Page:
Secondly, I am hitting driver and anywhere from 6 iron to a wedge on the Par 4s which is fun again !!! No more Driver 3wood !!

      Reply

      J-Full

      2 years ago

      I hate that people call the forward tees the “ladies tees”. It’s sexist and keeps people from playing their proper course distance. Kudos to you for not letting that stop your from playing a tee box that makes the game more enjoyable

      Reply

      Danny Jay

      2 years ago

      This is the best data by far for me and its something I think about all the time. As I reach my age of 70, I am bless to be able to drive the ball the distance I do. I tell myself to stop playing the more backwards tees and move up one box and play and enjoy the game more. I tried the speed increase concept, and I have only reach one conclusion from the time and work I put into it. I am a better ball striker by hitting it consistently and not harder or faster. So, enjoy the game for what makes it more fun and enjoyable. I am!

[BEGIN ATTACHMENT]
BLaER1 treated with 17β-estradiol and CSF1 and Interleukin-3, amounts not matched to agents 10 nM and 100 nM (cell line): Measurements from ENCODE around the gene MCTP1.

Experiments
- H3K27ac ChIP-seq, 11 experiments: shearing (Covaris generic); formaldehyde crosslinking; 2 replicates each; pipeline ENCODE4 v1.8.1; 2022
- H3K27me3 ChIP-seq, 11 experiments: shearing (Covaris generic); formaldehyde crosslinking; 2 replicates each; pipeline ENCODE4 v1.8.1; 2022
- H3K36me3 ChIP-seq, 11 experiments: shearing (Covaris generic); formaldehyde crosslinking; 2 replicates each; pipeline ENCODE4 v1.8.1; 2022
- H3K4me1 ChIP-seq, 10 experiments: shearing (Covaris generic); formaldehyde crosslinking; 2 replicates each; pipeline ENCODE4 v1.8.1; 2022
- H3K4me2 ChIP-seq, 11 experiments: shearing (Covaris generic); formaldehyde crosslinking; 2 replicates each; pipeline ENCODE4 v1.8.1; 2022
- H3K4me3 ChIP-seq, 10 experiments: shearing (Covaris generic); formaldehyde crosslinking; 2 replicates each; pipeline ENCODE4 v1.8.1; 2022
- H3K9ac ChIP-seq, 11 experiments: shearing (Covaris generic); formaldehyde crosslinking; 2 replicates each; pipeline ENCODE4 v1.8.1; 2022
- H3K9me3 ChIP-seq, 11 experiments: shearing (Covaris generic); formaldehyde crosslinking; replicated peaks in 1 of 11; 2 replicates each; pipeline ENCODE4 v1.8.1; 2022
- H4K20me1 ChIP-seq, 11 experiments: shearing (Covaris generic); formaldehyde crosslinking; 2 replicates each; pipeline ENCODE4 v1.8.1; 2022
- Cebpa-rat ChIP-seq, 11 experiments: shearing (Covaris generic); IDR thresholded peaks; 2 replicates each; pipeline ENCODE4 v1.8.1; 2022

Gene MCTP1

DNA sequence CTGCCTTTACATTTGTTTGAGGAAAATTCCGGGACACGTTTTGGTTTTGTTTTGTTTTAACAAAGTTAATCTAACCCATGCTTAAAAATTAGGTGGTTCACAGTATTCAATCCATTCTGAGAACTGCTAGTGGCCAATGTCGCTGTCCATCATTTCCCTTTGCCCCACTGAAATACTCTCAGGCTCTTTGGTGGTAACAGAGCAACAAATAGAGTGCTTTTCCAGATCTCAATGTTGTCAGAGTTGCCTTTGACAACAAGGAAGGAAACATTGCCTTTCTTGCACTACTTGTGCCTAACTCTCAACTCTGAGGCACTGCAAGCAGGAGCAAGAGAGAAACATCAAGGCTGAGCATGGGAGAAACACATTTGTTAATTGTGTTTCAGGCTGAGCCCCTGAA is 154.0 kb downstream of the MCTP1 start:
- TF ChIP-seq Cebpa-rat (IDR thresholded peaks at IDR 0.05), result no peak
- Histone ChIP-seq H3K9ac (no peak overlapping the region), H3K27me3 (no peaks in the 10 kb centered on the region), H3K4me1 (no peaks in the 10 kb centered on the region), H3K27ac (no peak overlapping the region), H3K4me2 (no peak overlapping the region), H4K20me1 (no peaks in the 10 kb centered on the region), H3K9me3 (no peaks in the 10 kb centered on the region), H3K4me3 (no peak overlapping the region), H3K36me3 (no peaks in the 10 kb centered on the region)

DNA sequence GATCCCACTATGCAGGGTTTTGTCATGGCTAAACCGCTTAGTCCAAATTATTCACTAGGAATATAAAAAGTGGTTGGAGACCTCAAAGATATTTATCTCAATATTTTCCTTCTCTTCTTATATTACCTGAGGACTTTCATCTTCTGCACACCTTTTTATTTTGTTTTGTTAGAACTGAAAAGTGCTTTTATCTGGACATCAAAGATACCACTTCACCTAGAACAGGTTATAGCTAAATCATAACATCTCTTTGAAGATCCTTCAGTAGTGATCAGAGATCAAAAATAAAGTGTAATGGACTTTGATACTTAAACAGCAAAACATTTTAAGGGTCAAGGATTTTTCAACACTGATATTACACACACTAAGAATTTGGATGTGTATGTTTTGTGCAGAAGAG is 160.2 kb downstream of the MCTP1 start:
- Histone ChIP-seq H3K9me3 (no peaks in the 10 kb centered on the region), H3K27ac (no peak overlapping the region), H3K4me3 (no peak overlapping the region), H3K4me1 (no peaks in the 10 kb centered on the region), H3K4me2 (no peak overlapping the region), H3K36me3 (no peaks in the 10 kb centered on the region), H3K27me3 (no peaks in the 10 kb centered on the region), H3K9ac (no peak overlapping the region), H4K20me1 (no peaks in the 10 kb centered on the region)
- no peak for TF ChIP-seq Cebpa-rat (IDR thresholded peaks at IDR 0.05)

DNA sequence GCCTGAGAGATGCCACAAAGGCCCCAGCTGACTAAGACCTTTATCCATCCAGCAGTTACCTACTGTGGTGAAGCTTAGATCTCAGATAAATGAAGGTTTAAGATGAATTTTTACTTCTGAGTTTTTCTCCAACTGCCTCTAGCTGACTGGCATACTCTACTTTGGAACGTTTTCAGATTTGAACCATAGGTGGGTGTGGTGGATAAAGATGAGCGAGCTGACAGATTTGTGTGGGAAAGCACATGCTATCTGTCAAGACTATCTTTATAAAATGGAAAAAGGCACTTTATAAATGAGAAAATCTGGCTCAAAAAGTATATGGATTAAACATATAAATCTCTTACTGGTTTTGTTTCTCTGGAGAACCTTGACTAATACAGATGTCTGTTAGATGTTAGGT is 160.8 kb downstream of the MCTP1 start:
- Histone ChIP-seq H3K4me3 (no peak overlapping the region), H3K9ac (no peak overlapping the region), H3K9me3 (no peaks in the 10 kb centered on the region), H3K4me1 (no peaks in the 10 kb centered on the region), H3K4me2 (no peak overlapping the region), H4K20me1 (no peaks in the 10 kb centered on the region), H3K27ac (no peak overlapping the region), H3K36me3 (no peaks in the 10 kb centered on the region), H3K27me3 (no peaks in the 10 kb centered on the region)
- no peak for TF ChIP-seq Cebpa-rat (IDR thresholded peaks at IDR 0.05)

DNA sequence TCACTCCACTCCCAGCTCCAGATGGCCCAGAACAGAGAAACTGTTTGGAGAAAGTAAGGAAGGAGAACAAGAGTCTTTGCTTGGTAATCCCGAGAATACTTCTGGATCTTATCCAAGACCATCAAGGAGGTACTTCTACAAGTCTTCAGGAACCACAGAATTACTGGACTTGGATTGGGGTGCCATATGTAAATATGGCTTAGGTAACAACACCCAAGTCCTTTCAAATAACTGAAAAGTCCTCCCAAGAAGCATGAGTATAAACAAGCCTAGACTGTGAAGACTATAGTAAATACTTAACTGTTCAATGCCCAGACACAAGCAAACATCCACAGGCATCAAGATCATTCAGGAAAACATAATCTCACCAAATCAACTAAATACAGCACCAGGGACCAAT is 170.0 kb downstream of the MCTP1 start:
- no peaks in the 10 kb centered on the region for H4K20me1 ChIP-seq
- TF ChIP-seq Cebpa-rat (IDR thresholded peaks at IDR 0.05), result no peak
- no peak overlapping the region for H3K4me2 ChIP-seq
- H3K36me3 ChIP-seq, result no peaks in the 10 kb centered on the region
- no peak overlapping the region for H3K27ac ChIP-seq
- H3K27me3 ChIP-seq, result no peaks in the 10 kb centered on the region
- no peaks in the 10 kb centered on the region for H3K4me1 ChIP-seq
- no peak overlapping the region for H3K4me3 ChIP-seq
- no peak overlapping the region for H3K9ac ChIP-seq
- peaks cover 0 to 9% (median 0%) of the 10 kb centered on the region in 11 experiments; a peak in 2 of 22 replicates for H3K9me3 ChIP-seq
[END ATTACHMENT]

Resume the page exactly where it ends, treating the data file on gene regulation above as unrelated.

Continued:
Reply

      Héctor R. Fernández

      2 years ago

      Great article. Personally, I think golf course setups would take care of some of these issues at the profesional level.

      Golf equipment manufacturers are going to fight tooth and nail against the governing bodies and any changes that will hurt their bottom line.

      I play from tees that I can have fun from and score, anything over 6300 is a waste of my time and I will not entertain the idea. I agree with the report suggestion people need to move up tees.